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dc.contributor.authorMartus, Ellie
dc.date.accessioned2020-02-26T01:21:43Z
dc.date.available2020-02-26T01:21:43Z
dc.date.issued2019
dc.identifier.issn1469-3062
dc.identifier.doi10.1080/14693062.2018.1448254
dc.identifier.urihttp://hdl.handle.net/10072/391914
dc.description.abstractGlobally, the metals and mining sector is a major contributor to GHG emissions. Climate change also poses significant challenges for the industry in a number of ways, including risks to infrastructure and equipment, transport routes and the cost of energy supplies. The sector is of particular importance to Russia, and yet very little is known about how the sector positions itself in relation to this key issue. This article conducts an in-depth look at the response of the Russian metals and mining sector to climate change. It looks at the key actors, their willingness to engage with the issue of climate change, preferred policy options and the strategies adopted to further their interests. The role of companies, prominent individuals and business associations is considered. The evidence suggests that, although there is widespread acceptance of climate change as a phenomenon, there is significant variation within the sector, with some companies proactive on climate policy, and others more reluctant. Different responses are attributed to reputational factors and the disproportionate influence of international and domestic policy developments on companies. Russian coal companies, directly threatened by any international attempts to reduce coal consumption, display the strongest opposition to efforts aimed at curbing emissions. The Russian government, far from thinking of transitioning to a low carbon future, is vigorously trying to expand the coal industry. Key policy insights Understanding how Russia’s domestic position on climate policy is formed is fundamental for understanding the factors driving its international engagement on climate policy. The Russian government has no plans to phase out coal and is instead actively seeking to expand the coal industry. This highlights the obstacles to Russia’s commitment to climate policy at both the domestic and international levels. The socio-economic consequences of climate policy for the Russian coal industry are a key consideration for the government, with some regions heavily dependent on the industry for employment and electricity generation.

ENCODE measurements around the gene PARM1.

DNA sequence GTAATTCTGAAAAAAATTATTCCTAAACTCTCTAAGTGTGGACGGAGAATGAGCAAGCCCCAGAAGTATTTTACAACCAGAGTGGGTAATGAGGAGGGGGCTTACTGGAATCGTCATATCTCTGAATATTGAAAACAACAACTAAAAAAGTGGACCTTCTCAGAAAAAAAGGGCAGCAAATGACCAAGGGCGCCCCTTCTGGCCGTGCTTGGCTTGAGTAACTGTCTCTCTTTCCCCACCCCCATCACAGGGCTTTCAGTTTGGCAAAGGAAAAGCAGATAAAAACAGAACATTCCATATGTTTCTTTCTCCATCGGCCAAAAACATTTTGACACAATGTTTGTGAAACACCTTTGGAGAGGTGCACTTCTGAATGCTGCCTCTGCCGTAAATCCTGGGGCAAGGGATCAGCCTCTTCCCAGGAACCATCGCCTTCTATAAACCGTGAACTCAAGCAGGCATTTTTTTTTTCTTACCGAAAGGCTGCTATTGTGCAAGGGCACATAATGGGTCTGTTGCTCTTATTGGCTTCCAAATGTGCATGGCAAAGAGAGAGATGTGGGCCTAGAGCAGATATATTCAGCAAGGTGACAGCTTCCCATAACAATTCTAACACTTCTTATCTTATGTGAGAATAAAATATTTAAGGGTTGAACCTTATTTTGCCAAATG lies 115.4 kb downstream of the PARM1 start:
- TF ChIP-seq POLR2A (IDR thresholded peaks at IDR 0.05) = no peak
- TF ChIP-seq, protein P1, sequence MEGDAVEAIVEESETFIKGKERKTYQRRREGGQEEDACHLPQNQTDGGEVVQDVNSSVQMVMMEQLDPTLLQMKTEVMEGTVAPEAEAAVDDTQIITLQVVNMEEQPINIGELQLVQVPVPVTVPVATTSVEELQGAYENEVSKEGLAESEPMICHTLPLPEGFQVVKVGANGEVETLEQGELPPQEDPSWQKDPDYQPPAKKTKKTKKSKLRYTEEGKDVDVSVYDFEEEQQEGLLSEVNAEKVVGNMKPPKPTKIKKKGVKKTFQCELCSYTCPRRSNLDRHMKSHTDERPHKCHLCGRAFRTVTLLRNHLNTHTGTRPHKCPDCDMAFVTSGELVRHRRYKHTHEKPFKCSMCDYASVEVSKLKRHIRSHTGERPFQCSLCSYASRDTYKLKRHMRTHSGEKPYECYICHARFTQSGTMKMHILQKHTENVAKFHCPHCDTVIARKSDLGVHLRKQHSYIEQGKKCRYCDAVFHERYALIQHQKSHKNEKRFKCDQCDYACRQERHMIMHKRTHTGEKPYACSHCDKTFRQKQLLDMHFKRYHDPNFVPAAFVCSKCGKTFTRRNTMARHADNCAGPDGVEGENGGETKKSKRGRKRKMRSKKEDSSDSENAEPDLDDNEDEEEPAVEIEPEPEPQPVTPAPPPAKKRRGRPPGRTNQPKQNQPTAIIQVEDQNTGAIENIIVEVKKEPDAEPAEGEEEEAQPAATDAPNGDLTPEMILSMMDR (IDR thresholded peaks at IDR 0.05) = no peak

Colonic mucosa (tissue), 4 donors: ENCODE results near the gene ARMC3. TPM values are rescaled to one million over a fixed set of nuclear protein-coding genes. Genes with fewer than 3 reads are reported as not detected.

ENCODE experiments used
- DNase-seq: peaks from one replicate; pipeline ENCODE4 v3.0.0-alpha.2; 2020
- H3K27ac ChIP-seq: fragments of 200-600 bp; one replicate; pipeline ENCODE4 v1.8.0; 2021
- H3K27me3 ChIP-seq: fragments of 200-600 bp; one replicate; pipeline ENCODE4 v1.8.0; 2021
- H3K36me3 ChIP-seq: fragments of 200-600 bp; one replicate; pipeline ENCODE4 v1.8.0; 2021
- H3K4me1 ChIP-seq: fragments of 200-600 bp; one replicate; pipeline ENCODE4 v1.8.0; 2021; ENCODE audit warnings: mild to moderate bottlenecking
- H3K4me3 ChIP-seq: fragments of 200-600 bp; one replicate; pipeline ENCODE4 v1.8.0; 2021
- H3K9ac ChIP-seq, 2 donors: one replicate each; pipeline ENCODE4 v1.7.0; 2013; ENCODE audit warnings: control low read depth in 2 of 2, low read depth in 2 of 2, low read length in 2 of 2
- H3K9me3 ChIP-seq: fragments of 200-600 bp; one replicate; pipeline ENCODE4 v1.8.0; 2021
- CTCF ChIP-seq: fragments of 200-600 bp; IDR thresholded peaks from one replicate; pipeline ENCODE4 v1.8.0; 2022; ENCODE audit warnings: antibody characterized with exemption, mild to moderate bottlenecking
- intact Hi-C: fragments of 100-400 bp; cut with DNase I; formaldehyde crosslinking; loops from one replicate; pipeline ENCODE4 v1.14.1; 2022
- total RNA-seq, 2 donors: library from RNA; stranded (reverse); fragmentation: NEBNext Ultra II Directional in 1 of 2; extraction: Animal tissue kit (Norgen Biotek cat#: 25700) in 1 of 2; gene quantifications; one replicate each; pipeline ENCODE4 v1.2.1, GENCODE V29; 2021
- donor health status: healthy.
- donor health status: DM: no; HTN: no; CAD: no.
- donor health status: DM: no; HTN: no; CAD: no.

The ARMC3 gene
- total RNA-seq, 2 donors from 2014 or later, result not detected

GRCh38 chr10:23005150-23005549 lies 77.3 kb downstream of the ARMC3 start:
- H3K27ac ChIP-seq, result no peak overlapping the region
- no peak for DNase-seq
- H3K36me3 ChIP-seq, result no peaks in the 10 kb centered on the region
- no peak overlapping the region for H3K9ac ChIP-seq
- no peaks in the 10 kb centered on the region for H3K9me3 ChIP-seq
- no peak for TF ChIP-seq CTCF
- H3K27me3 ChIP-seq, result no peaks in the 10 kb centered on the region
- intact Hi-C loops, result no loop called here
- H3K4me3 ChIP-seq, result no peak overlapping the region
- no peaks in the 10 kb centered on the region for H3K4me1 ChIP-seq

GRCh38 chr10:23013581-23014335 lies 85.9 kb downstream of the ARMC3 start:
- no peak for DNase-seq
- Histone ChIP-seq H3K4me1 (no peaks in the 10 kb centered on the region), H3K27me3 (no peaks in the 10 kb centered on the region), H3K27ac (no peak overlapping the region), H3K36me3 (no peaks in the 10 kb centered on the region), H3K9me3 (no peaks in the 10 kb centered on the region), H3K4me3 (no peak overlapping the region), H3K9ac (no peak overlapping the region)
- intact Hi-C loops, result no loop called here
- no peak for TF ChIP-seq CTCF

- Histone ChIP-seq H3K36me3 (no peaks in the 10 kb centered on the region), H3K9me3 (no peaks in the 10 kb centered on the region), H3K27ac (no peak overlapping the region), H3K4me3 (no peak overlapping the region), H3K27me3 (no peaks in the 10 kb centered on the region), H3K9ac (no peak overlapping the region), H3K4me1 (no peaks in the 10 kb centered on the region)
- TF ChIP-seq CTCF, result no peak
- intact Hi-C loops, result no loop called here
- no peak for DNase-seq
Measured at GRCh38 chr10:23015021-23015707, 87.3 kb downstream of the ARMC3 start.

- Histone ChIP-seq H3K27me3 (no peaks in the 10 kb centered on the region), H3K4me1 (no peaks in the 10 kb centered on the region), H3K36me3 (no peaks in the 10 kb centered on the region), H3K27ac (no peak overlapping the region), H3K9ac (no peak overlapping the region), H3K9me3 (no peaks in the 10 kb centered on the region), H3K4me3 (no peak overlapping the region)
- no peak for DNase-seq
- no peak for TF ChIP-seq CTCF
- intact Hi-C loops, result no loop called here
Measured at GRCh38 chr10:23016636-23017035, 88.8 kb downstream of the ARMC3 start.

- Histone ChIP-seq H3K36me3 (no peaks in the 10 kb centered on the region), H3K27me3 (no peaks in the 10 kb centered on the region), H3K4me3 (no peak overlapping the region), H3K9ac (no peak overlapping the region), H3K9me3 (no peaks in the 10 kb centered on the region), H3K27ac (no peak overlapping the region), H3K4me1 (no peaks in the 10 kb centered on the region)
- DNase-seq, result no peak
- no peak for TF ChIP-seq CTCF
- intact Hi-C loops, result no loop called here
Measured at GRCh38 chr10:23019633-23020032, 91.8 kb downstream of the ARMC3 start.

dc.description.peerreviewedYes
dc.languageEnglish
dc.language.isoeng
dc.publisherRoutledge: Taylor & Francis Group
dc.relation.ispartofpagefrom17
dc.relation.ispartofpageto29
dc.relation.ispartofissue1
dc.relation.ispartofjournalClimate Policy
dc.relation.ispartofvolume19
dc.subject.fieldofresearchApplied Economics
dc.subject.fieldofresearchPolicy and Administration
dc.subject.fieldofresearchLaw
dc.subject.fieldofresearchcode1402
dc.subject.fieldofresearchcode1605
dc.subject.fieldofresearchcode1801
dc.subject.keywordsScience & Technology
dc.subject.keywordsSocial Sciences
dc.subject.keywordsLife Sciences & Biomedicine
dc.subject.keywordsEnvironmental Studies
dc.subject.keywordsPublic Administration
dc.titleRussian industry responses to climate change: the case of the metals and mining sector
dc.typeJournal article
dc.type.descriptionC1 - Articles
dcterms.bibliographicCitationMartus, E, Russian industry responses to climate change: the case of the metals and mining sector, Climate Policy, 2019, 19 (1), pp. 17-29
dc.date.updated2020-02-26T01:18:24Z
dc.description.versionAccepted Manuscript (AM)
gro.rights.copyrightThis is an Author's Accepted Manuscript of an article published in Alcoholism Treatment Quarterly, Volume 19, Issue 1, Pages 17-29, 22 Mar 2018, copyright Taylor & Francis, available online at: https://doi.org/10.1080/14693062.2018.1448254
gro.hasfulltextFull Text
gro.griffith.authorMartus, Ellie M.


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